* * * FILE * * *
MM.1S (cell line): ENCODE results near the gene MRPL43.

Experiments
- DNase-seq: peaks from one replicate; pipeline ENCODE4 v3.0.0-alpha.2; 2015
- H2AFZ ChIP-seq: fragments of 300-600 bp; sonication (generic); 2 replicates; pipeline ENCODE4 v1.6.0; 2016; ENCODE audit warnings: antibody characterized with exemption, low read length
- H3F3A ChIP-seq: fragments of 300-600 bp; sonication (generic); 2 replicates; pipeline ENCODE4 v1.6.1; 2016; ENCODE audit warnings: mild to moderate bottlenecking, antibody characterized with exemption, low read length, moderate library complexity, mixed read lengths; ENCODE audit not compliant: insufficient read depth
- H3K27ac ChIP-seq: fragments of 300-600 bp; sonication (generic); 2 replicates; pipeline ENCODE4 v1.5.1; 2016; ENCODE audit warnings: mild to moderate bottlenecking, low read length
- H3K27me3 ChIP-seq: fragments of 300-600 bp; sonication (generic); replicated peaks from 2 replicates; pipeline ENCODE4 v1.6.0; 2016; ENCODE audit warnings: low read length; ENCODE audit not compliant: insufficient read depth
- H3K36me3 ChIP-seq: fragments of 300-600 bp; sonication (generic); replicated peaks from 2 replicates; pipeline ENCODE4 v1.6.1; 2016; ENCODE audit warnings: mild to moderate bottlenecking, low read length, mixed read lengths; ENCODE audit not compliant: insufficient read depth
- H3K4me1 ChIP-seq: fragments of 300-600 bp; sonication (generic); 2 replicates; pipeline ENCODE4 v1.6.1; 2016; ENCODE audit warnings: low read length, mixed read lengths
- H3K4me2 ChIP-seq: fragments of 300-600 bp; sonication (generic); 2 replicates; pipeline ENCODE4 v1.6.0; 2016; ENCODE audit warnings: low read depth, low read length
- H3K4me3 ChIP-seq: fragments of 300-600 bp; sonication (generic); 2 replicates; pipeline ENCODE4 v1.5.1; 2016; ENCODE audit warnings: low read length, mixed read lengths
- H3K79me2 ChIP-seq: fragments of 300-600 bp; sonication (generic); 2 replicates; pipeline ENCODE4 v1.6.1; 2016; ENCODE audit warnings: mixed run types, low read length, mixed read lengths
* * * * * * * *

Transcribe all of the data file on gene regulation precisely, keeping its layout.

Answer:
MM.1S (cell line): ENCODE results near the gene MRPL43.

Experiments
- DNase-seq: peaks from one replicate; pipeline ENCODE4 v3.0.0-alpha.2; 2015
- H2AFZ ChIP-seq: fragments of 300-600 bp; sonication (generic); 2 replicates; pipeline ENCODE4 v1.6.0; 2016; ENCODE audit warnings: antibody characterized with exemption, low read length
- H3F3A ChIP-seq: fragments of 300-600 bp; sonication (generic); 2 replicates; pipeline ENCODE4 v1.6.1; 2016; ENCODE audit warnings: mild to moderate bottlenecking, antibody characterized with exemption, low read length, moderate library complexity, mixed read lengths; ENCODE audit not compliant: insufficient read depth
- H3K27ac ChIP-seq: fragments of 300-600 bp; sonication (generic); 2 replicates; pipeline ENCODE4 v1.5.1; 2016; ENCODE audit warnings: mild to moderate bottlenecking, low read length
- H3K27me3 ChIP-seq: fragments of 300-600 bp; sonication (generic); replicated peaks from 2 replicates; pipeline ENCODE4 v1.6.0; 2016; ENCODE audit warnings: low read length; ENCODE audit not compliant: insufficient read depth
- H3K36me3 ChIP-seq: fragments of 300-600 bp; sonication (generic); replicated peaks from 2 replicates; pipeline ENCODE4 v1.6.1; 2016; ENCODE audit warnings: mild to moderate bottlenecking, low read length, mixed read lengths; ENCODE audit not compliant: insufficient read depth
- H3K4me1 ChIP-seq: fragments of 300-600 bp; sonication (generic); 2 replicates; pipeline ENCODE4 v1.6.1; 2016; ENCODE audit warnings: low read length, mixed read lengths
- H3K4me2 ChIP-seq: fragments of 300-600 bp; sonication (generic); 2 replicates; pipeline ENCODE4 v1.6.0; 2016; ENCODE audit warnings: low read depth, low read length
- H3K4me3 ChIP-seq: fragments of 300-600 bp; sonication (generic); 2 replicates; pipeline ENCODE4 v1.5.1; 2016; ENCODE audit warnings: low read length, mixed read lengths
- H3K79me2 ChIP-seq: fragments of 300-600 bp; sonication (generic); 2 replicates; pipeline ENCODE4 v1.6.1; 2016; ENCODE audit warnings: mixed run types, low read length, mixed read lengths